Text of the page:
Show me the (transit) money

2015 was an expensive year for users of Durham Region Transit (DRT). While the PRESTO card program has been fully implemented across the system, standard fares went up by 25 cents per ride in May. In October, the price of the mandatory transit pass is set to increase to $300 per academic year (or $150 per term) for DC-UOIT students.

Despite the billions of dollars being invested by all levels of government into transit infrastructure in Durham and the GTA, such as DRT Raleigh’s new $104 million maintenance facility and a new pedestrian pass at Ajax Station, DRT has yet to announce plans to expand service to DC and UOIT. As a result, the communities of Durham Region are still dependent on cars, including students enrolled at any of the multiple DC and UOIT campuses in Oshawa and Whitby.

While it is unrealistic, and even silly, to think that public transit could replace cars on Durham Region’s roads and highways, it is possible to reduce the amount of traffic on those roads by making public transit more efficient and convenient in and around Durham Region.

Durham Region and its communities are uniquely situated when it comes to public transit, at least compared to other Canadian communities. Durham is already served by GO Transit’s Lakeshore East line as well as a number of different bus routes. You can go directly from Oshawa Station, just off the 401, to Union Station in downtown Toronto in just under one hour.

For daily commuters, or those people who work in Toronto but live in Durham Region, the GO train is the best alternative to driving. According to GO 2020, GO Transit’s strategic plan, ridership outside the City of Toronto is expected to triple the number of riders from 2008. As a result, GO plans regular departures every 15 minutes from Oshawa Station and will add rush hour service to Bowmanville on a soon-to-be-completed extension of the rail corridor.

That plan is being funded and implemented by Metrolinx and GO, but what is DRT doing to address this growth?

In 2013, Durham Region Transit launched their ‘DRT PULSE’ rapid transit route on the Highway 2 corridor between Oshawa, Pickering and Scarborough. This investment, funded mostly by an $82.3 million dollar commitment from the Ontario government, was a big step for the still maturing regional transit network serving rapidly growing communities across a large area. The project was developed, in part, to increase access to the U of T Scarborough campus for residents of Durham’s suburban communities.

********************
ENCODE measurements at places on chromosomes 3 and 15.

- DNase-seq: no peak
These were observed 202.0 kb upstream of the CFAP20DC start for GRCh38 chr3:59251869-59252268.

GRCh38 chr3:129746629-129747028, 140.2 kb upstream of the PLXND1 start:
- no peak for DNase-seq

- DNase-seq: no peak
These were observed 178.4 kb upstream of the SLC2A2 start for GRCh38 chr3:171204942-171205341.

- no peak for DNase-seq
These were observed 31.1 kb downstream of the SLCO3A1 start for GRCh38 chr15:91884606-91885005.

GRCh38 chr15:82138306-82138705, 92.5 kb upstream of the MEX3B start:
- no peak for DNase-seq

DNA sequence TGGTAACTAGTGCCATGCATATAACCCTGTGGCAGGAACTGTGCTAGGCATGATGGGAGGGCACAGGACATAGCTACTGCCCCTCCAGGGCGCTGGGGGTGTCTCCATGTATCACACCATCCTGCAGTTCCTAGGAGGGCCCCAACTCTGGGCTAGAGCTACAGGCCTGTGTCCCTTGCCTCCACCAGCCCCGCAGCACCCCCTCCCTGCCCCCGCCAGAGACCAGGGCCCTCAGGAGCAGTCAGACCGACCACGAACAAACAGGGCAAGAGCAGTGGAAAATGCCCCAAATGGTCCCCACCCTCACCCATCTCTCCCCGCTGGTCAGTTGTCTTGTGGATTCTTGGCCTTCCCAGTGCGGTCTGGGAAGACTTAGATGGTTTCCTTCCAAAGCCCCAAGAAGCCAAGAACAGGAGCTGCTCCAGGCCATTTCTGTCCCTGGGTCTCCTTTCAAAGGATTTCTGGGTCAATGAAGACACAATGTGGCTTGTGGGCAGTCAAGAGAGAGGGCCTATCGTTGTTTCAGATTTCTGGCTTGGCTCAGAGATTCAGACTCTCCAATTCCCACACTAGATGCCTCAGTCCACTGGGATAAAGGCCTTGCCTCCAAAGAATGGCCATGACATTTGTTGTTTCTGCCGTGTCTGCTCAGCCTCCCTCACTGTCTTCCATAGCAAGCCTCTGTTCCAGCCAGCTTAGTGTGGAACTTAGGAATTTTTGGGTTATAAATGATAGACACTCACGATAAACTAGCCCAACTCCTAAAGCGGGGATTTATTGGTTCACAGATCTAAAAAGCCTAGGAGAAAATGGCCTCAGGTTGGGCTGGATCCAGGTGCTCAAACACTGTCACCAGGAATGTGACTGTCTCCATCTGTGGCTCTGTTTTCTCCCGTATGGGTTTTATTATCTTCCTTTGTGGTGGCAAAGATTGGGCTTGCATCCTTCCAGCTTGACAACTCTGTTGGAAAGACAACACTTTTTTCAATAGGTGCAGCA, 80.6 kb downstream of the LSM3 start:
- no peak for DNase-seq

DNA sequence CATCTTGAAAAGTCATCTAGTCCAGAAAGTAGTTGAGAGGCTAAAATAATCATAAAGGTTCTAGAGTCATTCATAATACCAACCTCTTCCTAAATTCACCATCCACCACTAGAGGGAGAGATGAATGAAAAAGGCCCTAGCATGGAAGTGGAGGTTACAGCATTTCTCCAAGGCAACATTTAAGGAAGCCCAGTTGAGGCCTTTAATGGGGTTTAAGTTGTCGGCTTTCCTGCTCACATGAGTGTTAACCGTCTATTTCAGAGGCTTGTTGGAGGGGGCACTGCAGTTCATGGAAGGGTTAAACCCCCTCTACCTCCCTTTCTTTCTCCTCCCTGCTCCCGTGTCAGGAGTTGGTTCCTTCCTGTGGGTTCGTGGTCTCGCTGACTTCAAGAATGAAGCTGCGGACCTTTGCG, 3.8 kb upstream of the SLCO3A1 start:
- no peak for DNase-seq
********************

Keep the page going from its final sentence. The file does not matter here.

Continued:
Can DC and UOIT expect the same commitment from the Province and DRT?

Of the proposed service enhancements for 2015, released last year, two address service to and from Oshawa campus. Neither of those enhancements will offer rapid or express service to the Lakeshore East line or satellite campuses of Durham and UOIT.

While “increased service during peak periods” on the 915 Taunton bus and a link to Brooklin will be welcomed with open arms, more still needs to be done to serve the shivering hoards of students huddled around the Oshawa Campus bus loop. Recent reports from the administration indicate that the combined enrolment of Durham and UOIT is over 22,000 full-time students, with that number expected to go up in coming years.

On the other hand, 12,000 students total are enrolled at U of T Scarborough. Yet only a small number reside in Pickering, Oshawa and the rest of Durham Region.

Meanwhile, many of the 22,000 students at DC and UOIT’s suburban campuses see driving as the best, if not the only, option to commuting to and from class.

In October, the Durham Regional Council approved a 25 per cent increase to the transit pass, to be included in the mandatory fees for all students. By 2018, this will translate to an extra $1,320,000 per year for DRT directly from DC-UOIT students.

As students, we understand universal truths: that the cost of living for everyone is doomed to grow over time, that a falling dollar and struggling economy bring difficulties and that nothing in life is free. But we also know that an annual increase in costs should at least come with an increase in service.

One might hope that both the DC-UOIT administration and DRT would do more to encourage better service and increased use of public transit. Increased use of public transit reduces congestion on local roads and vast parking lots occupy valuable space on a growing campus. The broad expanse of parking lots could be used more effectively to increase academic space or attract research grant and sponsorship money.

For DC-UOIT to get more direct, express service to its campuses, there needs to be a financial commitment from all parties involved. The province has stepped up with hundreds of millions of dollars in funding for the PULSE service and other infrastructure upgrades, the students of DC and UOIT will contribute another million dollars a year in perpetuity. It’s time for DRT to do their part and bring express and PULSE service to the people that pay for it.